In January 2007, he performed at the Sundance Film Festival.[7]

He played the role of the mischievous spirit Possum in the 2007 John Sayles movie Honeydripper.

Political activism

In 2004, he participated in the politically motivated Vote for Change tour alongside Bonnie Raitt and Jackson Browne, with whom he originally recorded the title track from the album Just Like You.

Keb' Mo' is part of the No Nukes group which was against the expansion of nuclear power. In 2007, the group recorded a music video of a new version of the Buffalo Springfield song "For What It's Worth".[8][9]


Keb' Mo' uses several types of guitars, including electric guitars, acoustic guitars and resonator guitars. He has a preference for red guitars, as he says on his website : "I have a history with red guitars. My first electric was a red guitar.". He mostly plays on a red custom Fender Stratocaster which has the particularity to feature two single-coil pickups, and one humbucker and was much modified from a regular Stratocaster model. On stage, he prefers a red Hamer guitar with Gibson P-100 pickups. Two of his electric guitars were lost in the 2010 Nashville flood : an Epiphone Sheraton and a Danelectro Selectomatic.[10]

He owns a variety of acoustic and resonator guitars, including a Gibson artist model, a guitar made for him by James Goodall, a National Style N, a National Resorocket, a Gibson ES-335-shaped resonator guitar with a P-90 pickup he bought in a Nashville club and got fixed.[11]


Released Album Notes
1980 Rainmaker Released under the name "Kevin Moore"
June 7, 1994 Keb' Mo' Debut album as "Keb' Mo'"

Won W.C. Handy Award for Best Country/Acoustic Blues Album of the Year, 1995

June 18, 1996 Just Like You Won Grammy Award for Best Contemporary Blues Album, 1997
August 25, 1998 Slow Down Won Grammy Award for Best Contemporary Blues Album, 1999
October 10, 2000 The Door
December 4, 2000 Sessions at West 54th: Recorded Live in New York Recorded in 1997
June 5, 2001 Big Wide Grin
September 19, 2003 Martin Scorsese Presents the Blues: Keb' Mo' Part of the series, The Blues
February 10, 2004 Keep It Simple Won Grammy Award for Best Contemporary Blues Album, 2005
September 21, 2004 Peace... Back by Popular Demand
June 13, 2006 Suitcase
October 20, 2009 Live and Mo' Six live performances and 4 new studio recordings
August 2, 2011 The Reflection Nominated Grammy Award for Best Blues Album, 2012
April 22, 2014 BLUESAmericana

Other contributions

In 1998, he appeared on the album "Begegnugen" (the German word for "Encounters") of Peter Maffay, one of the most successful Rockstars in Germany and Mid-Europe (16 Number 1 albums in the german Album Charts). This record is a duets album with artists from every continent. Moore and Maffay make a new version of "Am I wrong".

In 2002, Moore contributed "Sonnet 35" to the compilation album, When Love Speaks (EMI Classics), which features famous actors and musicians interpreting Shakespearean sonnets and play excerpts. Two years later, he appeared on Amy Grant: Greatest Hits 1986-2004 in a duet entitled "Come Be with Me", which became a modest success on pop radio.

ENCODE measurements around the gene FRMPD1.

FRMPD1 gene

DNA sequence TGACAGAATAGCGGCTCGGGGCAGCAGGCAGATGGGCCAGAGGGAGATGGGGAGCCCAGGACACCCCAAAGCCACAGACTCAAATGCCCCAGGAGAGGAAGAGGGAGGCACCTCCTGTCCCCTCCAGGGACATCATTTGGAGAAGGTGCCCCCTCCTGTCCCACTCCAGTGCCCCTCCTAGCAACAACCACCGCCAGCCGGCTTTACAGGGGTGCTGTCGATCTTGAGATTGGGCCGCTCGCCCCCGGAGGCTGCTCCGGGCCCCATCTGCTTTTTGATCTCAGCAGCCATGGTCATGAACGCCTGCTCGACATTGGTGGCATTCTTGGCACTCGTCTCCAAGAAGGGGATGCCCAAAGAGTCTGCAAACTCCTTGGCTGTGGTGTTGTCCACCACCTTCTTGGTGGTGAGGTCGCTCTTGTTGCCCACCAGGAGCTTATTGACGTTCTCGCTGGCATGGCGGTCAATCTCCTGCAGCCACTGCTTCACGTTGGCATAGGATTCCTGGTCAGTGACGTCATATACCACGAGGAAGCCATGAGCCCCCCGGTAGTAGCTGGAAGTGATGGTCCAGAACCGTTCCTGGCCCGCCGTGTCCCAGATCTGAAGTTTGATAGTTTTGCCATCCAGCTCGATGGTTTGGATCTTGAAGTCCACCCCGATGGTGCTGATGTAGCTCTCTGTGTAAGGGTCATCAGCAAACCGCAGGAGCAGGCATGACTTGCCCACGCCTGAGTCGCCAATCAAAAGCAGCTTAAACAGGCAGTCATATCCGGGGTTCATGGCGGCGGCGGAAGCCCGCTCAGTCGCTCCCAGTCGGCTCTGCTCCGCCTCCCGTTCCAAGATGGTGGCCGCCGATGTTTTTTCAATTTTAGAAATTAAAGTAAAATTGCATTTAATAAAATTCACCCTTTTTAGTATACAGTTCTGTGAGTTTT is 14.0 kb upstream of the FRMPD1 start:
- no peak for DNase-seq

In 2005, he appeared on Buddy Guy's version of "Ain't No Sunshine", along with Moore composed one of the theme songs featured on the show, Martha Stewart Living. That same year, he appeared on Eric Clapton's album Back Home. In 2006, he co-wrote the song, "I Hope", with the Dixie Chicks for their album, Taking the Long Way.

Moore also provided vocals to Marcus Miller's 2007 album, Free on the track entitled "Milky Way" and again on Miller's 2008 album entitled, Marcus.

In 2008, he also appeared on Otis Taylor's album "Recapturing the Banjo," contributing vocals and banjo on several songs.

Moore appeared on the June 7, 2008 broadcast of Garrison Keillor's radio program A Prairie Home Companion. He performed two songs with Bonnie Raitt: "No Getting Over You" and "There Ain't Nothin' in Ramblin'". The show was archived on the A Prairie Home Companion website.

Moore covered Lowen & Navarro's "If You Loved Me Like That" on Keep the Light Alive : Celebrating the Music of Lowen & Navarro. The proceeds of the album benefited The Eric Lowen Trust, ALS Association Greater Los Angeles, and Augie's Quest.

Moore sings the opening theme ("I See Love", written by Moore and Josh Kelley) to the CBS sitcom Mike & Molly.

Moore appeared and played as a backing musician on an episode of Memphis Beat in 2011.

Moore produced and co-wrote the song "Diggin' in the Deep Blue Sea" on the 2011 David Bromberg album Use Me. He also plays electric guitar on the track.


  1. [1] Biography on
  2. Keb' Mo' Biography on
  3. Info about Keb' Mo's first album
  4. See Just Like You CD sleeve
  6. Russell, Tony (1997). The Blues: From Robert Johnson to Robert Cray, p. 129130, Dubai: Carlton Books Limited.
  7. Keb'Mo' Plays at Sundance 2007 » Propeller
  8. For What Its Worth, No Nukes Reunite After Thirty Years
  9. Musicians Act to Stop New Atomic Reactors
  10. Electric guitars
  11. Acoustic and resonator guitars

External links

Wikimedia Commons has media related to: Keb' Mo'

  • Keb' Mo' official website
  • Keb' Mo' at the Internet Movie Database
  • Keb' Mo' at MusicBrainz
Blues | Blues genres
Jug band - Classic female blues - Country blues - Delta blues - Jump blues - Piano blues - Fife and drum blues
Jazz blues - Blues-rock - Soul blues- Punk blues
African blues - British blues - Chicago blues - Detroit blues - Kansas City blues - Louisiana blues - Memphis blues - Piedmont blues - St. Louis blues - Swamp blues - Texas blues - West Coast blues
This page was last modified 01.05.2014 02:02:13

This article uses material from the article Keb' Mo' from the free encyclopedia Wikipedia and it is licensed under the GNU Free Documentation License.